Wednesday, July 24, 2013

A&M Records Spotlight: Doug Dillard and Gene Clark - Out On The Side/Train Leaves Here This Morning

Out On The Side

Train Leaves Here This Morning
[originally posted, November, 2008]
Enigmatic. That might be the best word to describe Gene Clark. Unlucky, under appreciated, brilliant, secretive, phobic, handsome, distant, pioneer, shy, obtuse, complex. These words also describe the gentle throated Clark. For most, the word that comes to mind when they hear the name Gene Clark is...who? Okay, let me give a little back story on Clark before we move on to this week's song.

Gene Clark, while his name remains unrecognizable to most, has perhaps one of the most recognized voices in rock history. That's because Gene Clark, once a singer for the dreadful New Christy Minstrels (that's him singing beautifully at 2:03), was all-too-briefly, a founding member of The Byrds. From 1964-1966, Gene Clark was the smooth baritone voiced, tambourine tapping, harmonica playing, center-stage standing, lanky frontman of the world's coolest looking band, The Byrds. His voice created the perfect bottom to David Crosby's falsetto and Roger McGuinn's nasal midrange. But more than that, Clark was The Byrds' most prolific songwriter. In an era of American bands rushing to perform their best Beatles knock-off, Clark wrote (and sang) unique songs that owed as much to his rural Missouri roots as to any other influence. Lyrically his songs were introspective and approached the subjects in a roundabout manner that forced the listener to puzzle together the real meaning. Musically, Clark's Byrds-era songs, such as the stunning Set You Free This Time, featured unexpected chord progressions and strangely slow tempos that felt as if they had been slowed down after the recording was complete. So it was, at the height of The Byrds' success, Clark flew the nest. Nobody is quite sure exactly why. The most oft-told story is that his fear of flying forced him to leave The Byrds (we pause for the irony to sink in). But other stories include his stage fright forcing him out of the picture, his sense of guilt at receiving song-writing royalties when others, notably the loudly caustic Crosby, received none. Others say the seeds of dissatisfaction were sown when his (and The Byrds') standout song, I'll Feel A Whole Lot Better, was demoted to the flip-side of their second single in favor of a far lesser Dylan cover. It would happen again on the third single, where Clark's beautiful She Don't Care About Time would be relegated to the flip-side of a single (albeit the brilliant Turn, Turn, Turn).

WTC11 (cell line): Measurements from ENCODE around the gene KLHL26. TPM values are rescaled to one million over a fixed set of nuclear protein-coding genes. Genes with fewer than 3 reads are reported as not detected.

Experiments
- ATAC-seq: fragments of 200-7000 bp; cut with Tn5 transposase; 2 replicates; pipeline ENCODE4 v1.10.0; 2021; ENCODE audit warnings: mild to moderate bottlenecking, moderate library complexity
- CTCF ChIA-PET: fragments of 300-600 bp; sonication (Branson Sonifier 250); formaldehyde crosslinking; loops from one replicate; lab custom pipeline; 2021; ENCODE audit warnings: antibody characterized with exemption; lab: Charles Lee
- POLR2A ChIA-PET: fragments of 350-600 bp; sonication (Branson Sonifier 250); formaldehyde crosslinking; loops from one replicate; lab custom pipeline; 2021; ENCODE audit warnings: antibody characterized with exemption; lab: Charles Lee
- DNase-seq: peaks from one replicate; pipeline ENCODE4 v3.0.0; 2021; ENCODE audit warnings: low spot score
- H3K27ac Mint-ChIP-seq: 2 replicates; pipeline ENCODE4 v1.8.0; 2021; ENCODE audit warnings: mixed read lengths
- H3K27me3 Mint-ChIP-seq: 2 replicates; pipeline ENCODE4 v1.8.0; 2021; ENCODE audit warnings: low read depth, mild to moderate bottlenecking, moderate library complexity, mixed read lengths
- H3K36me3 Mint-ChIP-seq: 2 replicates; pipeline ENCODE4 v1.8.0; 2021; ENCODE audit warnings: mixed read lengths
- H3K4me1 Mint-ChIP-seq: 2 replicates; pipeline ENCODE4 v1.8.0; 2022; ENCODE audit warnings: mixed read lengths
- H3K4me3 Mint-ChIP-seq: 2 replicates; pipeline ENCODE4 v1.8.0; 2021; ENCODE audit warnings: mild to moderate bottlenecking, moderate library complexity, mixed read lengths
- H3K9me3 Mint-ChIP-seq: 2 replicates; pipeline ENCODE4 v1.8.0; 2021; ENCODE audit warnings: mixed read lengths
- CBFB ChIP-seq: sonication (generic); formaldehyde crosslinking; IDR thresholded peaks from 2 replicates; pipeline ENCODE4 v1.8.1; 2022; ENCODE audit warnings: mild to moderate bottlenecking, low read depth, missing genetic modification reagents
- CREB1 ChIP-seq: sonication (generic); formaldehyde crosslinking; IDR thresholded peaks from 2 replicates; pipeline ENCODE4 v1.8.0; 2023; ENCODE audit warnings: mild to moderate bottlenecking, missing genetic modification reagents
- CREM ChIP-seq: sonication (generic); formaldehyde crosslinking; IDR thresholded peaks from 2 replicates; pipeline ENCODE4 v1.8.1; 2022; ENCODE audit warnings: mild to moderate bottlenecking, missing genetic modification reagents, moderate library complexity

Regardless of the reason, Clark left after the second album. Using The Byrds as his studio musicians, Clark released a handful of spotty, but poorly received singles as a solo artist. Quickly released from an impatient Columbia Records, Clark teamed up with bluegrass banjo-phenomenon Doug Dillard, seen here in an episode of The Andy Griffith Show performing his own composition. (Interestingly, fellow Byrds alumnus, Clarence White also appeared on the Andy Griffith Show! He's just off of Andy's shoulder.) As the Dillard & Clark Expedition, the two embarked on what may be the first ever country-rock group. Future Flying Burrito Brothers and Eagles member, Bernie Leadon joined on guitar, Michael Clarke (no relation) of the Byrds on drums. In 1968 they released their first single and one of Clark's best compositions ever, Out On The Side. I ran across it in a record store on 13th Street in Denver, Colorado the year after Gene Clark had died. I had never heard any of the solo work of Clark before. As a huge Byrds fan, and with Clark's obituary still in my mind, I plunked down $2 and walked home. I dropped the needle on the turntable and heard Andy Belling's Hammond organ open with a F#m chord as Clark lyrically inserts himself into the song as if we are catching him in mid-conversation. Leadon and Dillard harmonize as well as McGuinn, Crosby and Hillman could have done as the song rolls along with Clark's trademark dark, lumbering minor chord progressions. The lyrics, as obtuse as any he has written: "I have fallen through the black nights it seems/with the times that I've lied. And I've watched your thoughts stray into dreams/when you're not satisfied. But when the door closes before my eyes/Oh, I will cry/just to know you are going to stay, out on the side." Sixteen years later, it is still one of my favorite songs ever and that one $2 single has seen more plays on my turntable than can be counted.